Election 1940: Fortune Poll (11-4-40)

The Pittsburgh Press (November 4, 1940)


New York, Nov. 4 (UP) –

Fortune Magazine announced last night that its 11th-hour pre-election survey shows 55.2% of the nation’s popular vote still in the Roosevelt column, although the President lost popularity slightly in the last three weeks of October.

Fortune said in an announcement of the poll results:

The possibilities indicated by the survey figures range from a substantial majority for Mr. Roosevelt – but not a landslide – to a squeak-through for Mr. Willkie in which, although not obtaining a popular majority, he could win the Electoral College.

President Roosevelt’s majority was declining on the Pacific Coast and in the Mountain States, it was said, while the West North Central Section showed a “continuing trend toward Mr. Willkie.”

Lewis Shifts 6.7%

John L. Lewis’ endorsement of the Republican candidate showed in the poll as having shifted 6.7% of non-farm labor sentiment from Mr. Roosevelt, although 65.9% of labor still supported the President

Three sets of questions were used, one examining sentiment as to the President, another as to Mr. Willkie, and the third asking, “For whom do you expect to vote?”

On Mr. Roosevelt, 29.2% of the replies said there was “no question but that the country needs” him; 22.4% considered him “on the whole” better than Mr. Willkie; 25.4% said “the country would be better off under Mr. Willkie;” 16.5% looked upon possible re-election of the President as “almost a calamity,” and 6.5% answered “don’t know.”

Willkie Gains 1.9 Points

Eliminating the “don’t knows,” Mr. Roosevelt held 55.2% of the votes.

The Fortune announcement did not reveal the comparative breakdown on questions as to Mr. Willkie.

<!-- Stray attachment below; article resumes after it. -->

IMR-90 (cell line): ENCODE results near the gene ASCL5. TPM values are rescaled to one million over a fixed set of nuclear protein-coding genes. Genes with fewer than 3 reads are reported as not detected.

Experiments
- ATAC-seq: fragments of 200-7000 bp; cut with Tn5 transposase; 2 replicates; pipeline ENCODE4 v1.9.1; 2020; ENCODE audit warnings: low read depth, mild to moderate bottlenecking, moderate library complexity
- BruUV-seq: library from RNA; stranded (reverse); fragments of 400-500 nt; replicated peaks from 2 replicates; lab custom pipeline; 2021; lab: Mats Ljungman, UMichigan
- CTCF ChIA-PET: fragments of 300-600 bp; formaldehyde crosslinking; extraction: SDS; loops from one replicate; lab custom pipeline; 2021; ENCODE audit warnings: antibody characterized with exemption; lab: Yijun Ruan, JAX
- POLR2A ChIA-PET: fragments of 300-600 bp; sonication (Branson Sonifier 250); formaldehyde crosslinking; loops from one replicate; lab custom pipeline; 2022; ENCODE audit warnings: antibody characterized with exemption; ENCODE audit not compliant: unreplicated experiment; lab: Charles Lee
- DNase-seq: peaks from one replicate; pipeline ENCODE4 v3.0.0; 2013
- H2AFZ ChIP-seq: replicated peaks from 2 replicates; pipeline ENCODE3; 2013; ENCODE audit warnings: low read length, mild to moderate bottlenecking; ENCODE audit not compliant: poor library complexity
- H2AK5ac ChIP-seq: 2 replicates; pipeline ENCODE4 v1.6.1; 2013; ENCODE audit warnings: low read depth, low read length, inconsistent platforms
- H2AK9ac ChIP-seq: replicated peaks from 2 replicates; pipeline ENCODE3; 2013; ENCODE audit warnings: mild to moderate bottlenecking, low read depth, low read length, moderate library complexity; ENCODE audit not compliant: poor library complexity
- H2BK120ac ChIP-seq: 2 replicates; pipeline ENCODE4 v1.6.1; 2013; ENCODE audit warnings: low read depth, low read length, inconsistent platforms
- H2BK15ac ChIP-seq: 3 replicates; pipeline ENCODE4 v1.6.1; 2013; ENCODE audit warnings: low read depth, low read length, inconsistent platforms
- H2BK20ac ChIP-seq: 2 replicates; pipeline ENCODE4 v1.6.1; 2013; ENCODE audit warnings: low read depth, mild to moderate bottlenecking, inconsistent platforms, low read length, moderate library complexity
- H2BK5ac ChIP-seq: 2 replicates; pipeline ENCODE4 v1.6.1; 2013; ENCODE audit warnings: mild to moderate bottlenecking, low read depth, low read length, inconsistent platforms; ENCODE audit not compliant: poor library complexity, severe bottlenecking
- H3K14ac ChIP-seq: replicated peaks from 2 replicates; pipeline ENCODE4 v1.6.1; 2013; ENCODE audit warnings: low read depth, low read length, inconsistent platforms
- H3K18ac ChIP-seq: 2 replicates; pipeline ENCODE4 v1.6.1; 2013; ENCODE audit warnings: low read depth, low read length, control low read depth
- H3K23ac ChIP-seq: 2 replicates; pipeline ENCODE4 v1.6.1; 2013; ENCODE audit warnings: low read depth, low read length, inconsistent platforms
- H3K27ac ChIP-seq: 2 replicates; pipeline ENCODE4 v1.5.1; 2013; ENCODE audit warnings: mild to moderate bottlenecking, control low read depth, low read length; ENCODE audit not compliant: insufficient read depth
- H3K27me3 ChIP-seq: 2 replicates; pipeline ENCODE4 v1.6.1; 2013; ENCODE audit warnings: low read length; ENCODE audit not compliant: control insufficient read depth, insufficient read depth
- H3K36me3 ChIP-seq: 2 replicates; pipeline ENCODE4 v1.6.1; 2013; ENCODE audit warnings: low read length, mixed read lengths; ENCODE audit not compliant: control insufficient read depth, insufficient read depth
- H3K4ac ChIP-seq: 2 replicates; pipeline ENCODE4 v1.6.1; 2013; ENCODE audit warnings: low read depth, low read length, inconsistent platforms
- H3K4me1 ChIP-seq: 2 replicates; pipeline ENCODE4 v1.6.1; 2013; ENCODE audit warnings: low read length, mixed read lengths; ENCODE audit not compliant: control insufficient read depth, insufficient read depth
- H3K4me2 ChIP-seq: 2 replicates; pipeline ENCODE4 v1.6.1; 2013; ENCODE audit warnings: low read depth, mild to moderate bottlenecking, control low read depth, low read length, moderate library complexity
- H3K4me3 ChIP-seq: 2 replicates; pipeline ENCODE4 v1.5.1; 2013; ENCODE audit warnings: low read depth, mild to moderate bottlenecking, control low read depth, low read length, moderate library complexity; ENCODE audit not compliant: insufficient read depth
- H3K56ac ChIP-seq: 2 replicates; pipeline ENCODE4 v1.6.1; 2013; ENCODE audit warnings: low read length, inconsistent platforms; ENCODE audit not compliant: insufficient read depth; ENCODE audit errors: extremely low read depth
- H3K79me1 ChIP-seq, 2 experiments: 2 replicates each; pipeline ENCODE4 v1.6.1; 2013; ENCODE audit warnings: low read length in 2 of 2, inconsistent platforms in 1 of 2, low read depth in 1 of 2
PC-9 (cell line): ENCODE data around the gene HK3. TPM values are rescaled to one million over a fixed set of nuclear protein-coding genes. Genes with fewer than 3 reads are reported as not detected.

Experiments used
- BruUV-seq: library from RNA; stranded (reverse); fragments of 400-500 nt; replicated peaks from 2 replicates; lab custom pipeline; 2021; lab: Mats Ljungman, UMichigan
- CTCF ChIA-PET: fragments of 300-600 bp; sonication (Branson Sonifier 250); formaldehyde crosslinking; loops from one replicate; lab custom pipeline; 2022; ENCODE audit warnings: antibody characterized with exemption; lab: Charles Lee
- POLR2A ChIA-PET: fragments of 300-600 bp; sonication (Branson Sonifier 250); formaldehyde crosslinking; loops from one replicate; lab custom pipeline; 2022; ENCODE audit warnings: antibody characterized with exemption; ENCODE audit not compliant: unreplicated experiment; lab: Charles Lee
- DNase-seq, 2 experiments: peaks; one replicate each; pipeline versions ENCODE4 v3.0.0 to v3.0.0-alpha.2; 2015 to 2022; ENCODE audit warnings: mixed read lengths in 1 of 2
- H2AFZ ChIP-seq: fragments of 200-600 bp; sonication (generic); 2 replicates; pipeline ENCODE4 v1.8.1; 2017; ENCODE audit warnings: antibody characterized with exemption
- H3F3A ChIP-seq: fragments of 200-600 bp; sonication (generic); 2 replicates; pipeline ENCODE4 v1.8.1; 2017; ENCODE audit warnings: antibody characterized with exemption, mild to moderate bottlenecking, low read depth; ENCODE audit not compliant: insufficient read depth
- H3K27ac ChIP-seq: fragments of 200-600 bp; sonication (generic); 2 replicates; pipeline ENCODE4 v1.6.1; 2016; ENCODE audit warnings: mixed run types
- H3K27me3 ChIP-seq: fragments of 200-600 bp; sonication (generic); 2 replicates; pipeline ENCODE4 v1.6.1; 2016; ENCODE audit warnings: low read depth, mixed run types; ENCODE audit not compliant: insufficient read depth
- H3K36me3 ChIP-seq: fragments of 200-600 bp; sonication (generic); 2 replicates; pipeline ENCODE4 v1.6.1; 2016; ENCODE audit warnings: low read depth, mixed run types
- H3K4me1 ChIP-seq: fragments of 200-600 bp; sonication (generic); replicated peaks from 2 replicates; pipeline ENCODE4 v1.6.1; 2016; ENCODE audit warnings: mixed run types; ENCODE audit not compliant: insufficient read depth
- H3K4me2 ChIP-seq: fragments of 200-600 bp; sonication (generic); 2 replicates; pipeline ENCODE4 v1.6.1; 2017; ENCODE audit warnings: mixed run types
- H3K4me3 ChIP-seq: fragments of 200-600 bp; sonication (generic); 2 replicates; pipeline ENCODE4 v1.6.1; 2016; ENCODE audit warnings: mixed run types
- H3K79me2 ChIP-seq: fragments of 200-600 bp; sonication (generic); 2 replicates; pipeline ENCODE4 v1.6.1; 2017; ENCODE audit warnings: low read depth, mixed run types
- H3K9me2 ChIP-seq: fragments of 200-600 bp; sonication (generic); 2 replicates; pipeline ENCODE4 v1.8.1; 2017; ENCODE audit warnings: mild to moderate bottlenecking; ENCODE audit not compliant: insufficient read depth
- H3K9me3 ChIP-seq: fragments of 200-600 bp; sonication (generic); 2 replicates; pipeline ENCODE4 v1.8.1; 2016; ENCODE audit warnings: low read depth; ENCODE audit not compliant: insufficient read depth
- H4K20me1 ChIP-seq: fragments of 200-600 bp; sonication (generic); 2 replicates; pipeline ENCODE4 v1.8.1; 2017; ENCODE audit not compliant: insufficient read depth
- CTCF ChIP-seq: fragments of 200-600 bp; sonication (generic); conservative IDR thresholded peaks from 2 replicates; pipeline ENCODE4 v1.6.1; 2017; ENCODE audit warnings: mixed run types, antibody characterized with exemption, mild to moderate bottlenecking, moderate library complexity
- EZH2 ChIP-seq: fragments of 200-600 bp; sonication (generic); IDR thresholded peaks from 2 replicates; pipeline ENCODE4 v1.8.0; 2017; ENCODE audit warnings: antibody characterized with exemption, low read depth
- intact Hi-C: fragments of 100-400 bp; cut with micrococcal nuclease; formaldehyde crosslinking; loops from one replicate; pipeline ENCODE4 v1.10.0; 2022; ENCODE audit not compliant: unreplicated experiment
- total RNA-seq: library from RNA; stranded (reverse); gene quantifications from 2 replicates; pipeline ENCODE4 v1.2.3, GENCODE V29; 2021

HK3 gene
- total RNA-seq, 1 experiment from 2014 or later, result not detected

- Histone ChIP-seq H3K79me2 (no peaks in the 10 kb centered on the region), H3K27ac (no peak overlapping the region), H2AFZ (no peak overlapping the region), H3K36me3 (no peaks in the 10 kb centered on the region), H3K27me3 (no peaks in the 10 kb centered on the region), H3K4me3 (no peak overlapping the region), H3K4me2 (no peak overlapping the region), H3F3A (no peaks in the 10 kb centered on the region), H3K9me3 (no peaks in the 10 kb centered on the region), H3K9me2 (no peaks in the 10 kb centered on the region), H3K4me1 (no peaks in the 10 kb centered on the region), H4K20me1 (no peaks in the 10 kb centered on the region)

Answers to the “For whom do you expect to vote?” query were:

Roosevelt 44.9%
Willkie 40.4%
Other 2%
No answer 1.9%
Won’t vote 7.6%
Don’t know 5%

Fortune pointed out on the “for whom” question:

Willkie has come up 1.9% since the early October survey and Roosevelt has dropped 0.9% from 45.8%.

Leads in Five Sections

Mr. Willkie is leading in five sections of the country and in these five sections a large number of electoral votes are concentrated. However, it must be remembered that small majorities for either candidate in this or the other section of the country by no stretch of the imagination mean that the candidate will carry all the states in that section.

As the final figures were gathered, Mr. Roosevelt had the edge in total overall popular reference, and his election this seems more probable than his defeat.

Examining poll responses on the basis of occupations, Fortune found that 4.3% of owners of business have turned from President Roosevelt in recent weeks, while “his popularity with owners of farms has increased 3.1%.”

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